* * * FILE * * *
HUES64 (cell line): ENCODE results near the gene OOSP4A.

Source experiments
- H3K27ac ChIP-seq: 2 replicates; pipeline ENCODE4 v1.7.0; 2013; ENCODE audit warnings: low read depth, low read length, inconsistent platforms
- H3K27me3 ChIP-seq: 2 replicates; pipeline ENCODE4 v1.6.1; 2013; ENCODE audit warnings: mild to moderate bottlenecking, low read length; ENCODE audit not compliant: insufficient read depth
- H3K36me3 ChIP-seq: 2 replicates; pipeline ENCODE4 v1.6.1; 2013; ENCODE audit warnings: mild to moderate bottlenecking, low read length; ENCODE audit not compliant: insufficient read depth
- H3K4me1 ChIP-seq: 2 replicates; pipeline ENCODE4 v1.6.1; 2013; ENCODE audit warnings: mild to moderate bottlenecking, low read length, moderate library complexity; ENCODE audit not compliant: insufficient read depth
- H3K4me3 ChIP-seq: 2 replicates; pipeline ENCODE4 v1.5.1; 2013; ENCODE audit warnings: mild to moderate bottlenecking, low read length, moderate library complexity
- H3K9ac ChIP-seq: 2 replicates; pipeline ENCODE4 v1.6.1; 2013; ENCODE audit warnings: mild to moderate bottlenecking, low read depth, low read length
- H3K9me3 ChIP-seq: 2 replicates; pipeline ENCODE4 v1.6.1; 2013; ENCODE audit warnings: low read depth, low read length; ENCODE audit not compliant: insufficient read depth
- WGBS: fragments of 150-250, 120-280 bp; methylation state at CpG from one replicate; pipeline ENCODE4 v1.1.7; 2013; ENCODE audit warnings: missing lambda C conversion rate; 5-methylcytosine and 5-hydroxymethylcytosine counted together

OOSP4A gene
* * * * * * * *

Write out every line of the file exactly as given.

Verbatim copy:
HUES64 (cell line): ENCODE results near the gene OOSP4A.

Source experiments
- H3K27ac ChIP-seq: 2 replicates; pipeline ENCODE4 v1.7.0; 2013; ENCODE audit warnings: low read depth, low read length, inconsistent platforms
- H3K27me3 ChIP-seq: 2 replicates; pipeline ENCODE4 v1.6.1; 2013; ENCODE audit warnings: mild to moderate bottlenecking, low read length; ENCODE audit not compliant: insufficient read depth
- H3K36me3 ChIP-seq: 2 replicates; pipeline ENCODE4 v1.6.1; 2013; ENCODE audit warnings: mild to moderate bottlenecking, low read length; ENCODE audit not compliant: insufficient read depth
- H3K4me1 ChIP-seq: 2 replicates; pipeline ENCODE4 v1.6.1; 2013; ENCODE audit warnings: mild to moderate bottlenecking, low read length, moderate library complexity; ENCODE audit not compliant: insufficient read depth
- H3K4me3 ChIP-seq: 2 replicates; pipeline ENCODE4 v1.5.1; 2013; ENCODE audit warnings: mild to moderate bottlenecking, low read length, moderate library complexity
- H3K9ac ChIP-seq: 2 replicates; pipeline ENCODE4 v1.6.1; 2013; ENCODE audit warnings: mild to moderate bottlenecking, low read depth, low read length
- H3K9me3 ChIP-seq: 2 replicates; pipeline ENCODE4 v1.6.1; 2013; ENCODE audit warnings: low read depth, low read length; ENCODE audit not compliant: insufficient read depth
- WGBS: fragments of 150-250, 120-280 bp; methylation state at CpG from one replicate; pipeline ENCODE4 v1.1.7; 2013; ENCODE audit warnings: missing lambda C conversion rate; 5-methylcytosine and 5-hydroxymethylcytosine counted together

OOSP4A gene